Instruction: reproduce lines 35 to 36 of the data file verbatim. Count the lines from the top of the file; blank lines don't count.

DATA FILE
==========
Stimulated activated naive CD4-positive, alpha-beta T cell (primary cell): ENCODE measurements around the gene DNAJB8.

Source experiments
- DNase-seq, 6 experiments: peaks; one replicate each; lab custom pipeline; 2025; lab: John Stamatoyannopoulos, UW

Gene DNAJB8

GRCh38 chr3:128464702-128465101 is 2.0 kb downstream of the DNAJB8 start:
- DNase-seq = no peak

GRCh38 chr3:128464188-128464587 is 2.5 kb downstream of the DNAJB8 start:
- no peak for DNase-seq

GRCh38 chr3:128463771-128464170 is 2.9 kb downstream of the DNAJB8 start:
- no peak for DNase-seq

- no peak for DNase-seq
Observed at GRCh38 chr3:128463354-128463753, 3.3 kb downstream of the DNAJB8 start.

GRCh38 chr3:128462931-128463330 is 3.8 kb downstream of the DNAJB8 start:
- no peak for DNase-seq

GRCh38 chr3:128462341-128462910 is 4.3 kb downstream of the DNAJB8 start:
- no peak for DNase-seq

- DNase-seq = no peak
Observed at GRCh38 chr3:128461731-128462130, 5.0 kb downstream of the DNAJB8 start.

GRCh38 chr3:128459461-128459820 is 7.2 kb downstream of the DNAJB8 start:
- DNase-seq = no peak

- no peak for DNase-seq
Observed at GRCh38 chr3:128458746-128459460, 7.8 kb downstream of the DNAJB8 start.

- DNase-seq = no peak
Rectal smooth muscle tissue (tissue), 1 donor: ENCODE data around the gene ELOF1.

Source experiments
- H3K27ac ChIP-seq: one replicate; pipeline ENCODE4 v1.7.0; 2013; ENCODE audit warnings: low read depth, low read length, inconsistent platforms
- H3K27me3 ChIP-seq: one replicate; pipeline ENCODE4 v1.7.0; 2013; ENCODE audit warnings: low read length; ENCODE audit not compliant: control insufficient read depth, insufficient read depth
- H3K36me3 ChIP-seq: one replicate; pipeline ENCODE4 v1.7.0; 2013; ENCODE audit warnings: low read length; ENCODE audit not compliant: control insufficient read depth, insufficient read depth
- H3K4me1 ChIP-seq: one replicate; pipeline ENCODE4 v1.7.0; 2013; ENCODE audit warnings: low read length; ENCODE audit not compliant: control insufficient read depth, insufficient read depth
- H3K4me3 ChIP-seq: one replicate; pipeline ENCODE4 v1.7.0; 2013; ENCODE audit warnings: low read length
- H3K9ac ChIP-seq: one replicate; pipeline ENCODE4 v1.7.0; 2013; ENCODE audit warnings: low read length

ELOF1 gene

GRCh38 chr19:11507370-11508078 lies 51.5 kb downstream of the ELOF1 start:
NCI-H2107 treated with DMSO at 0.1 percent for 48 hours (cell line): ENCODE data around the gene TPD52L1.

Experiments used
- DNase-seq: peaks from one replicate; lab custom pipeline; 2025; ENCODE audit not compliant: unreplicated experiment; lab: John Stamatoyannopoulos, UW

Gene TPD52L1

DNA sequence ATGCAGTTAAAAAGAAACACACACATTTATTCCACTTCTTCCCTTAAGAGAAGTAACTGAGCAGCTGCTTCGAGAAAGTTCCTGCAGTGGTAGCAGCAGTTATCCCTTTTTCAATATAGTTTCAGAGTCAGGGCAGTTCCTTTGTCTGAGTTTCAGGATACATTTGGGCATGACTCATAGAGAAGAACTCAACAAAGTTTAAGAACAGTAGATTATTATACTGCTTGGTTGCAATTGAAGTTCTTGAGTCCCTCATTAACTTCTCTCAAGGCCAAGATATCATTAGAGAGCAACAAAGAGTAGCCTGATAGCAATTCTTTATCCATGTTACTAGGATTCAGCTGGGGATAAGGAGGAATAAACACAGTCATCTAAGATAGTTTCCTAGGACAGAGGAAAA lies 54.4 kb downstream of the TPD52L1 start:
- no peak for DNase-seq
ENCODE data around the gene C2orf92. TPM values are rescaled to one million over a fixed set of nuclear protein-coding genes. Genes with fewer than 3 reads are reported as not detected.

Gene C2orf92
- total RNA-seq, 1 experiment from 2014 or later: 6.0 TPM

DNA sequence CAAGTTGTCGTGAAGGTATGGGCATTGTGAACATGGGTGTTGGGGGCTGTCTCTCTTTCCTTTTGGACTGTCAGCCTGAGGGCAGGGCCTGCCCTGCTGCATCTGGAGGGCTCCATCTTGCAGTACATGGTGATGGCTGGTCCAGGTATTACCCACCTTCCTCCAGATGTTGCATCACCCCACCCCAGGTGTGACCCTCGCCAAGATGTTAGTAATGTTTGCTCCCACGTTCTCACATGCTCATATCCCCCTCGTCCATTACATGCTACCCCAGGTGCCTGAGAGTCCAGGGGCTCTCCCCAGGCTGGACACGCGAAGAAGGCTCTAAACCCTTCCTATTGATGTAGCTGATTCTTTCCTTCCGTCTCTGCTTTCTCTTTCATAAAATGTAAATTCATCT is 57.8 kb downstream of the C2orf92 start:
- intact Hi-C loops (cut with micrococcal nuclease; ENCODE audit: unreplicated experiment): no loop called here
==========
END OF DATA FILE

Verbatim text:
Experiments used
- DNase-seq: peaks from one replicate; lab custom pipeline; 2025; ENCODE audit not compliant: unreplicated experiment; lab: John Stamatoyannopoulos, UW